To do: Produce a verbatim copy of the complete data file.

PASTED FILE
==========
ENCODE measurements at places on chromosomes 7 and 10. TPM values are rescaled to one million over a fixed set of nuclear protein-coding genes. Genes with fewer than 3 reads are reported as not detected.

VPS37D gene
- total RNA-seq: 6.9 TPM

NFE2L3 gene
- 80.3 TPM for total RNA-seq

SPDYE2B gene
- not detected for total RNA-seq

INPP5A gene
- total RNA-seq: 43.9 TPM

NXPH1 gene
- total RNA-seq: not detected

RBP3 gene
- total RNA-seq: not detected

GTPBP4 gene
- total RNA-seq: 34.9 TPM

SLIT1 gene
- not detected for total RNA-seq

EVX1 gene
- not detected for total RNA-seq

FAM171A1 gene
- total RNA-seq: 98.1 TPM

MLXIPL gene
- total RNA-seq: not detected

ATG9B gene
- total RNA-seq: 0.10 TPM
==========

ENCODE measurements at places on chromosomes 7 and 10. TPM values are rescaled to one million over a fixed set of nuclear protein-coding genes. Genes with fewer than 3 reads are reported as not detected.

VPS37D gene
- total RNA-seq: 6.9 TPM

NFE2L3 gene
- 80.3 TPM for total RNA-seq

SPDYE2B gene
- not detected for total RNA-seq

INPP5A gene
- total RNA-seq: 43.9 TPM

NXPH1 gene
- total RNA-seq: not detected

RBP3 gene
- total RNA-seq: not detected

GTPBP4 gene
- total RNA-seq: 34.9 TPM

SLIT1 gene
- not detected for total RNA-seq

EVX1 gene
- not detected for total RNA-seq

FAM171A1 gene
- total RNA-seq: 98.1 TPM

MLXIPL gene
- total RNA-seq: not detected

ATG9B gene
- total RNA-seq: 0.10 TPM